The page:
As noted, York was undoubtedly the most famous enlisted man of World War One, and he was truly heroic.  It's worth noting however that his accomplishments weren't entirely unique and there were several other instances of single American servicemen taking large numbers of prisoners under heroic circumstances, one of which we read about here just the other day.  In some ways the difference with York was that he was of very humble origin and not a career soldier, where as the actions by soldiers like Michael B. Ellis, whom we read about the other day, were accomplishments of men from the Regular Army.  These stories have a common aspect to them, however, in that they were undertaken by men who had extraordinary combat skill nearly singlehandedly, which was admirable but which also tends to show that the American Army was so green at the time that it proved to be necessary for extremely heroic men to undertake actions that were nearly suicidal in order to address the combat situation with which they were faced, rather than relying on coordinated unit actions.  In York's case, a lifetime in the woods had prepared him for battle in a unique way.

2.  On the same day that York's action earned the Medal of Honor, the same could be said of James Dozier.

Dozier started his military career in the South Carolina National Guard and had served on the Mexican boarder with that unit.  When it was called into service for World War One he was commissioned an officer and was a 1st Lieutenant on this day when he took over his company when its commander was wounded, even though he also was.  He commanded the unit over the next several hours, personally rushing one machinegun pit with the aid of a lieutenant.  The men under his command took 470 prisoners.

He stayed in the South Carolina National Guard becoming its AG in the 1920s and retired in 1959 as a Lieutenant General.

3.  On this day in 1918 British Empire forces launched a massive assault on the Germans near Cambrai.  In two days they captured the towns but the over matched Germans nonetheless slowed the advance to the point where it needed to be halted.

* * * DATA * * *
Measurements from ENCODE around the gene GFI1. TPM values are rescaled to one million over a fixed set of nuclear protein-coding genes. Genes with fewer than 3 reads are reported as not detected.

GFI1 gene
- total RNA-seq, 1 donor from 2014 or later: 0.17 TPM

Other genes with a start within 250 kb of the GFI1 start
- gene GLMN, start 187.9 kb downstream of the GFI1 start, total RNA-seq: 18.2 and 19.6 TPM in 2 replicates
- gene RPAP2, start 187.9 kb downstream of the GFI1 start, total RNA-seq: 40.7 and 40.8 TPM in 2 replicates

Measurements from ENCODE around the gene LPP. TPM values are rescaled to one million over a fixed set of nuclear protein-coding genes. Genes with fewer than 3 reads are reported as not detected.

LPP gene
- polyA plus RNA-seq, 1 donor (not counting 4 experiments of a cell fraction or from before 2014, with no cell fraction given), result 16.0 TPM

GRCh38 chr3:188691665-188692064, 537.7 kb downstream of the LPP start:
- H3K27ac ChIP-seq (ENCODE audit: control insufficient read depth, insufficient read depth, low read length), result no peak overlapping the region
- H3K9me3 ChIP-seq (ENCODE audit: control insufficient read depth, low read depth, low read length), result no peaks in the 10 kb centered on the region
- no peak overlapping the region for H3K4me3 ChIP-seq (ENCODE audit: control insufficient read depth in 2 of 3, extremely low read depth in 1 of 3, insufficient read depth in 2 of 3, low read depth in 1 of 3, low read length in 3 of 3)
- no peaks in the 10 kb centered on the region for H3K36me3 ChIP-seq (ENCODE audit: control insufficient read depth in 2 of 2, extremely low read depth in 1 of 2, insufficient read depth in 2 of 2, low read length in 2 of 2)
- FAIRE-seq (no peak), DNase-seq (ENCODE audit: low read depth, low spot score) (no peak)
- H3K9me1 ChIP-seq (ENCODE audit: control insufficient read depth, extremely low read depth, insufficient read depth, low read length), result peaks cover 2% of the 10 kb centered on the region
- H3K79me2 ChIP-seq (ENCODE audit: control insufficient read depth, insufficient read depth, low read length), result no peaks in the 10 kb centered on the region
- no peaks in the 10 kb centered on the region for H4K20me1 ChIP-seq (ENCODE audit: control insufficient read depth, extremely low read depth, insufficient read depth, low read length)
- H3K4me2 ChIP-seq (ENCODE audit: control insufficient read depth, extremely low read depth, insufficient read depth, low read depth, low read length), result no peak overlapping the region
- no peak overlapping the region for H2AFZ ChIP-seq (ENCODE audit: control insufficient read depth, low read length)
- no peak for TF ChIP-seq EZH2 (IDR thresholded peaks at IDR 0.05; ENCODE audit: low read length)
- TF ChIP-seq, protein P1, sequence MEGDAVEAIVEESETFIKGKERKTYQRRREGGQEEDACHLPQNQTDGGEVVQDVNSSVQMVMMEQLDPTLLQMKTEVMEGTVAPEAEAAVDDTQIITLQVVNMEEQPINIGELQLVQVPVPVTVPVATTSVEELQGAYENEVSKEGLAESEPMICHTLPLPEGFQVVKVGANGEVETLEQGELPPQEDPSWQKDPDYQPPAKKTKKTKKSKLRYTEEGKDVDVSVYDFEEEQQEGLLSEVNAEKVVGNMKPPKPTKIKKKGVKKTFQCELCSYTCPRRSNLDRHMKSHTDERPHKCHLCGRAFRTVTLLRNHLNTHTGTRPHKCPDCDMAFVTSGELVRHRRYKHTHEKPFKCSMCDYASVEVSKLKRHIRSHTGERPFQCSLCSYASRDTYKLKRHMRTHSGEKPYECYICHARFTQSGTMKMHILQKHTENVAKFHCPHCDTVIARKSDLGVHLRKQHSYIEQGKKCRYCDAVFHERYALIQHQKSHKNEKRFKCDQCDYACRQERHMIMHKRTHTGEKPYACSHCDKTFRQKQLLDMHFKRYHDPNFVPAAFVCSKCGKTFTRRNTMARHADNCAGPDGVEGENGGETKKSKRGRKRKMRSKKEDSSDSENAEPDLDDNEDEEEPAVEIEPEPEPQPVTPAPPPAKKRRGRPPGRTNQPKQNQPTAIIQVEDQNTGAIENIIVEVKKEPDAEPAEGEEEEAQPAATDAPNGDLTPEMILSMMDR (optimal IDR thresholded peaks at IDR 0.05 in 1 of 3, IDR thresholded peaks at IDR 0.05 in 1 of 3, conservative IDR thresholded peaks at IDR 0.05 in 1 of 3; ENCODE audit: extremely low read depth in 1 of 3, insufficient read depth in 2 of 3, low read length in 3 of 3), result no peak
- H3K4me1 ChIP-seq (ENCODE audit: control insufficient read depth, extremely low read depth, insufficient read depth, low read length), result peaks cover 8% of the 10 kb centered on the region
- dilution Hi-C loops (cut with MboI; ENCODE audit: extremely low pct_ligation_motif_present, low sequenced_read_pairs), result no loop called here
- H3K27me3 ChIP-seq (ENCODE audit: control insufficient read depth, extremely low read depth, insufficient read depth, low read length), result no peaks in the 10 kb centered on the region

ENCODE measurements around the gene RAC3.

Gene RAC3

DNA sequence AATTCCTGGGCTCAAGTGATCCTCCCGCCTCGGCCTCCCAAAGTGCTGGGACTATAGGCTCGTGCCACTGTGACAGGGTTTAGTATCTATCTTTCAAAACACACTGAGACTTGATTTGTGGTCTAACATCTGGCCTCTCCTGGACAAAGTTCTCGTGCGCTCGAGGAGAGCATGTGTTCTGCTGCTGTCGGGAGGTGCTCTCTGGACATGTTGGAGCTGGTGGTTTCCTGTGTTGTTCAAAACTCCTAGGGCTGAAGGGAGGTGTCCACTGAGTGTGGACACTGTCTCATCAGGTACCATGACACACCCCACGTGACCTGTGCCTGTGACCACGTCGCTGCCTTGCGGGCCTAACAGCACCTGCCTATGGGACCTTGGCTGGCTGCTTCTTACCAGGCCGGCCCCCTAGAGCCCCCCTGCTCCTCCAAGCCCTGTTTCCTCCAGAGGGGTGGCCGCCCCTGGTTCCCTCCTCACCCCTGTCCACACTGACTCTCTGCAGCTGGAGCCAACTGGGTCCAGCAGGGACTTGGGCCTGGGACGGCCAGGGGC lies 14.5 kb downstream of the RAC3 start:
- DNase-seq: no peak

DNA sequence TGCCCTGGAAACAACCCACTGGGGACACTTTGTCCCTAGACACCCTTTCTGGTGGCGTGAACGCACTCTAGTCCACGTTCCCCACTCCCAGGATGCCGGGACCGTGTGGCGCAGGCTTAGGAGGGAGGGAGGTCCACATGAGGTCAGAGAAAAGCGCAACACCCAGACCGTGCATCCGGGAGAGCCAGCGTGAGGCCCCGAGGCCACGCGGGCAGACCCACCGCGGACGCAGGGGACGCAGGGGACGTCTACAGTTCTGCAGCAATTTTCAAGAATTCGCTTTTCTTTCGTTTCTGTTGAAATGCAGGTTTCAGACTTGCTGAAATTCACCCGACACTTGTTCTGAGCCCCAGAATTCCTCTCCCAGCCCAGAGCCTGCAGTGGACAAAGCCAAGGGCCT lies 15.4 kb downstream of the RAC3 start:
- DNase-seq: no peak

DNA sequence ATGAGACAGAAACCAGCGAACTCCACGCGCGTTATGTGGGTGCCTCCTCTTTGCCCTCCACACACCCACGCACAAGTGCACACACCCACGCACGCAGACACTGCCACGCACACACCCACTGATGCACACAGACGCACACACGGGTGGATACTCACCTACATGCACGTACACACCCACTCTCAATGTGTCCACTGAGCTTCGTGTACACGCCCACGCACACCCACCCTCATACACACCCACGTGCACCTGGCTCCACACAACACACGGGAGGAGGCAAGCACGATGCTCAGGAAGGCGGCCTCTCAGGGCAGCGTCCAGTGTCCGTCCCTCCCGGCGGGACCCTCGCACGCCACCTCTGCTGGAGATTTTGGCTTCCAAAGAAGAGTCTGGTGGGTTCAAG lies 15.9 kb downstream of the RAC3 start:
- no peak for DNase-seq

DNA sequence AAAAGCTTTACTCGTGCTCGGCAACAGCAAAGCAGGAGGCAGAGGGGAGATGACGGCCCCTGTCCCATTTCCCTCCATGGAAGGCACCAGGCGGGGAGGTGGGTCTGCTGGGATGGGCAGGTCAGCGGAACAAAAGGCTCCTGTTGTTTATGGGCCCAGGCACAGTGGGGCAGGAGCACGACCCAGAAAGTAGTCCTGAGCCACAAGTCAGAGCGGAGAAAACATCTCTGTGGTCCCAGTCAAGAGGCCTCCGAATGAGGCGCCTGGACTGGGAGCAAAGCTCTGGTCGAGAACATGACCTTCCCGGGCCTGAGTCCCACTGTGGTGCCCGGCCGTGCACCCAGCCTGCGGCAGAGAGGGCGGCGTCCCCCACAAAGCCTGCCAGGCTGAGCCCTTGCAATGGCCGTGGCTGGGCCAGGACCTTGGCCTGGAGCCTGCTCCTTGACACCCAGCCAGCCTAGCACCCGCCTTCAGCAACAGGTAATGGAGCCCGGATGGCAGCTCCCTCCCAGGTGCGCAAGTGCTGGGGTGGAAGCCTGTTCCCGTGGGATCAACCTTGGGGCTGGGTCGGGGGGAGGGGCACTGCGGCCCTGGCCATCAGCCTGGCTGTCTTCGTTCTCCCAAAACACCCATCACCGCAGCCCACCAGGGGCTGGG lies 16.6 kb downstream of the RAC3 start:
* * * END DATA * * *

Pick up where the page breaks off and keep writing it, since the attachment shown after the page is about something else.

That says something about the tenacity of the Germans even at this late stage of the war.  The Germans had 180,000 men committed to the defense in this battle. The British Empire forces numbered 630,000. The British assault was a success, but the Germans none the less managed to require the British advance to halt.

Canadian troops on the Cambrai road, 1918.

4.  Pvt. Abraham Krotoshinsky made his way through enemy lines to inform the American Army of the situation concerning the "Lost Battalion".  He would lead troops back to the besieged soldiers.

Pvt. Krotoshinsky was a Polish Jew who had emigrated to the United States in 1912 to avoid service in the Imperial Russian Army. Following World War One he emigrated to Palestine but failed as a farmer and returned to the United States.  Like Michael Ellis, discussed the other day, he was rescued from unemployment by President Coolige who ordered that he be provided with a job in the United States Postal Service.

5.  The Desert Mounted Corps entered Beirut where they took 600 Ottoman troops without resistance.

6.  Laramie and Casper closed public meeting places of all types:

1919  October 8, 1919 The Sox Take Another, Aviators Take Off. And Wool.
On this day, the Sox won again, and with Cicotte pitching.

This caused real concern among the gamblers.  Prior to the series commencing the common thought that the Sox could win two Series games back to back simply by willing to do so, and now it appeared that was true. The Sox were back in the game and it looked like they might take the series.

As a result, Lefty Williams was visited by an enforcer of the gambler's that night and his family was threatened.  The order was that the Sox were to lose the next game.

While the Sox appeared to be rallying, news of the giant air race, with varied accounts as to the number of aircraft in it, started taking pride of place in the headlines.  The race had already been marred, however, by early loss of life.

Cities on the Lincoln Highway that had only recently hosted the Army Transcontinental Convoy now were getting set to look up and watch the air race.

And there was news of a woolen mill coming to the state, something that would well suit a state that, at that time, had millions of sheep.

The Gasoline Alley gang went golfing.

1944  200 Washakie County students let out of school to help with the wheat harvest in a war time measure.  Attribution:  Wyoming State Historical Society.